In Wake of New HIV Cases, Northern Kentucky Public Health Officials Call for More Clean Needle Exchanges

Harm reduction advocates urge Kentucky counties to act before an epidemic occurs.


Rick Reich tests a needle replacement vending machine at Trac-B Exchange April 13, 2017, in Las Vegas, Nevada. Users can receive two free kits per week. Photo credit: David Becker/ZUMA Press/Newscom

Public health officials in Kentucky are sounding the alarm about a brewing HIV problem in the northern part of the state, including a threefold increase in the number of people who may have contracted the virus via intravenous drug use. The Northern Kentucky Health Department (NKHD) identified 37 new cases of HIV in the region, compared to 25 in 2016 and 34 in 2015.

"These numbers are concerning to us because they may be an indication of more widespread HIV infections in our community," the NKHD's Lynne M. Saddler said in a statement released today. The department will now ask the Centers for Disease Control and Prevention (CDC) to test samples from newly identified HIV patients in order to assess whether they've all been infected with the same strain.

In the meantime, public health officials are calling for more counties to create clean needle exchange programs to curb the spread of HIV and hepatitis C.

"We know that access to clean injection equipment is a proven measure to reduce the spread of HIV and other infectious diseases among individuals who inject drugs," says a statement from Garren Colvin, CEO of the St. Elizabeth Healthcare network of Catholic hospitals. "For the last several years, St. Elizabeth and the Health Department have advocated for syringe access exchange programs in our region. Now more than ever, we need to move from advocacy to action, and encourage local officials to act quickly to allow for such programs to operate."

The Kentucky legislature legalized clean needle exchanges in 2015, but the decision to open them is ultimately made at the county level. The state now has 39 exchanges, and advocates want to see more in order to avoid the kind of epidemic-level outbreak experienced by southern Indiana.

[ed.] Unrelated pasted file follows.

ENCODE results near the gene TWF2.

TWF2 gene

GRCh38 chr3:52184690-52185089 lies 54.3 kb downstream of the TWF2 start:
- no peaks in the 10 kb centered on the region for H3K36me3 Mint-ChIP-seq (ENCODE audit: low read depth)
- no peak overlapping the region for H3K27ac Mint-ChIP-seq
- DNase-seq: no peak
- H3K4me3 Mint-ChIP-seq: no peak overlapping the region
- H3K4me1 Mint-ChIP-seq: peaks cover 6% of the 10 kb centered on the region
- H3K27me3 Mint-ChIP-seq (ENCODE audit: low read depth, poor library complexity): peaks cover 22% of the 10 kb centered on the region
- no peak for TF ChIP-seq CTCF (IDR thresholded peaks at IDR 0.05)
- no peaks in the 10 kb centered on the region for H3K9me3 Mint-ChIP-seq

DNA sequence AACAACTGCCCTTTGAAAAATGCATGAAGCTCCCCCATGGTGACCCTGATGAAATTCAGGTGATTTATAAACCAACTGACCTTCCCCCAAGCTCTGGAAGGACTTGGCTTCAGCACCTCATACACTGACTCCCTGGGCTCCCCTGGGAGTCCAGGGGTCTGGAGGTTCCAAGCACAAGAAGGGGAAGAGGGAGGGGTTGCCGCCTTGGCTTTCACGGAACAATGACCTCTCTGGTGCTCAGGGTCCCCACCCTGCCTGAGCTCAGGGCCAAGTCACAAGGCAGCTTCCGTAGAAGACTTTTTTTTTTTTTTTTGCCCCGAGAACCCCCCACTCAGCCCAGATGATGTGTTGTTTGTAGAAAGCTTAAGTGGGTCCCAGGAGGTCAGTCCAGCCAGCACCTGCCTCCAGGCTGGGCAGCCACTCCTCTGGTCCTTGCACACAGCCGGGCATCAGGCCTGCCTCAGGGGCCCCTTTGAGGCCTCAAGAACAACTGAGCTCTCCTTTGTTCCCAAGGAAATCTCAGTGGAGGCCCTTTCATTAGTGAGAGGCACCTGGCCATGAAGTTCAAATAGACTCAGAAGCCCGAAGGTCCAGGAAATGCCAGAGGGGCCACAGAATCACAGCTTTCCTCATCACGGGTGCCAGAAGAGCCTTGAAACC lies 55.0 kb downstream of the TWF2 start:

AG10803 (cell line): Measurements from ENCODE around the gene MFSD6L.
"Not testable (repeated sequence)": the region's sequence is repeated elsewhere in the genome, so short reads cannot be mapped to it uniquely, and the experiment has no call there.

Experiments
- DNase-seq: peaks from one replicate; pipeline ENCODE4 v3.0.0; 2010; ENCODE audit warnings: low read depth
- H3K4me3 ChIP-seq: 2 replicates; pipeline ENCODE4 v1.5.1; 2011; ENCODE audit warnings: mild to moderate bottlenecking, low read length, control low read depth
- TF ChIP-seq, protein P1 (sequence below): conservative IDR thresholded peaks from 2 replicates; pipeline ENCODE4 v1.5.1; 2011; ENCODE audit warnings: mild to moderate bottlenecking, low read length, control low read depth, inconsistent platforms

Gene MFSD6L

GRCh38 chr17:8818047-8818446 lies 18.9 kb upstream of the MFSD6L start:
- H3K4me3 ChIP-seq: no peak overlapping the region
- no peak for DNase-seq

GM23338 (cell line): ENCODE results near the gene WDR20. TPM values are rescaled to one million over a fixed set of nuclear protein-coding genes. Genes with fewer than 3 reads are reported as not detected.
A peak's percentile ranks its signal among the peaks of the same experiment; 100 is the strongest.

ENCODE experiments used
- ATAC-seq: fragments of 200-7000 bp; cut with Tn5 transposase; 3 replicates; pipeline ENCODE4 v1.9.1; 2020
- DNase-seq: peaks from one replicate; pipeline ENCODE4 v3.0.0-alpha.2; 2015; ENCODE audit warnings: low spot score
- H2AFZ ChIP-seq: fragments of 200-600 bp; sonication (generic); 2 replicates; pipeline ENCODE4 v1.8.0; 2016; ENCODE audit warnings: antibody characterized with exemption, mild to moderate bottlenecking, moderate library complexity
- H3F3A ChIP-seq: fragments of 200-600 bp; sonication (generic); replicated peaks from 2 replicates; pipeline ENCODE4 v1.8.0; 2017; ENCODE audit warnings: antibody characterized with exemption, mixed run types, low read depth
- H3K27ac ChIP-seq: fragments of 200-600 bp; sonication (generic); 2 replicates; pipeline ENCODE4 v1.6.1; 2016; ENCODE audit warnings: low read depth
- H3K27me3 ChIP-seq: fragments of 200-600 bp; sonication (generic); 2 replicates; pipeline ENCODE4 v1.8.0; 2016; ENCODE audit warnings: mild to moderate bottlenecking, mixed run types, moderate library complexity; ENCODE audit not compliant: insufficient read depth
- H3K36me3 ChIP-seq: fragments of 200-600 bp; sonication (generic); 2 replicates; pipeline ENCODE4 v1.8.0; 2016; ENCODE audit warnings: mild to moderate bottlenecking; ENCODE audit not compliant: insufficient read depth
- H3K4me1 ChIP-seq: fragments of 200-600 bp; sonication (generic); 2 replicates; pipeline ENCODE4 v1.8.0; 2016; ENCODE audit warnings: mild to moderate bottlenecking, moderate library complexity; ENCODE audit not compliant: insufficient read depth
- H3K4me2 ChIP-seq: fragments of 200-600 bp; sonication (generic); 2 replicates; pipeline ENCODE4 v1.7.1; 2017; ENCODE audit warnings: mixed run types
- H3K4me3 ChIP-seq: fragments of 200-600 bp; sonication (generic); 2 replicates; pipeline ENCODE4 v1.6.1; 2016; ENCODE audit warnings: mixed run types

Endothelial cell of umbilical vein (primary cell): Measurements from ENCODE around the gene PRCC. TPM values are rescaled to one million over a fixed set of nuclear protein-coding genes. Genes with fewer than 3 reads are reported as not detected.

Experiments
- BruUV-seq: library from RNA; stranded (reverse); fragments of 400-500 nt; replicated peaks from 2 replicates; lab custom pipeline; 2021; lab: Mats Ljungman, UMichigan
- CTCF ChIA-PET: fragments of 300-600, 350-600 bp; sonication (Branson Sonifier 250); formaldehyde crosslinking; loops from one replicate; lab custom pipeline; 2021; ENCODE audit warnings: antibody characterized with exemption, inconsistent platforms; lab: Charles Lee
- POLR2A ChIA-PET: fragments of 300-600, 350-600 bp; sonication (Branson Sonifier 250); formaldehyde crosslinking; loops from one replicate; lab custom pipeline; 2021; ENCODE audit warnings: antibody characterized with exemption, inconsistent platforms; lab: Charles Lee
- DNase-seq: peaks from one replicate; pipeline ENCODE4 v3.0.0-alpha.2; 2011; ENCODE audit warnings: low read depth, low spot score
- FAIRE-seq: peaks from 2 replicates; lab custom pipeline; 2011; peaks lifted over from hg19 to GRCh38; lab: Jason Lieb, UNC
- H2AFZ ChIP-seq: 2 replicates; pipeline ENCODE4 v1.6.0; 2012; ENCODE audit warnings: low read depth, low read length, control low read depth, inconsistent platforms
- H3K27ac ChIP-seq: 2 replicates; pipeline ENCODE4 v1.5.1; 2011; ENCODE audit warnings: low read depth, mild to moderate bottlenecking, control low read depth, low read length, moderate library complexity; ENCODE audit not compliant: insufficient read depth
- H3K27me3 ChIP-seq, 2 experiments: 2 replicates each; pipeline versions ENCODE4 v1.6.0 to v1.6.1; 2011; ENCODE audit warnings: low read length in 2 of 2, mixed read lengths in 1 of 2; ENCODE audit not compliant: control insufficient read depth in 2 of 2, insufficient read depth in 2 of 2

"The lesson from the Scott County, Indiana, HIV outbreak is twofold," says Daniel Raymond, deputy director of planning and policy for the Harm Reduction Coalition. "HIV transmission can rapidly spread among people who inject drugs when you don't have good syringe access, but prompt and decisive action by policymakers and health officials can successfully contain an outbreak. Times of crisis can cut through political debates, but smart policy can prevent a crisis from coming to a head."

According to the Kentucky Cabinet for Health and Family Services, Kentucky has one of the highest rates of hepatitis C in the U.S.—a "canary in the coal mine for an HIV outbreak." Of the 220 U.S. counties thought to be vulnerable to an HIV outbreak like southern Indiana's, the CDC estimates that 54 are in Kentucky.

"Our best tool for stopping further HIV transmission is syringe exchange," Raymond says. "Without immediate action to scale up syringe exchange programs, more people who inject drugs will get HIV."

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  1. As always: is there something preventing people from buying their own? Or from charities to buy in bulk and distribute them?

    1. Thinking people should buy their own clean needles is exactly the same as thinking people shouldn’t be allowed to have clean needles at all. Didn’t you learn anything from the last 8 years of healthcare debates?

      1. Reason doesn’t even discuss this, which is what confuses me the most. It says its up to the county to decide, why is that? Why no push to just let anyone buy and give away needles? Or is that okay now and doesn’t work for some reason?

        Damn, that was a lot of semi-rhetorical questions.

        1. Why is it confusing? Allowing iIV drug users to just buy hypodermics and safely dispose of them on their own doesn’t create one public health job. You can’t parley the opioid crisis into a wide-open tap on the public treasury with your ridiculous proposal to permit people to buy and use dangerous medical devices without close professional supervision.

        2. Or is that okay now and doesn’t work for some reason?
          Not surprisingly, folks that use recreational intravenous drugs don’t always make the best decisions regarding their health.

          So yeah. If you don’t make it easy for them to safely do dangerous drugs, they tend not to.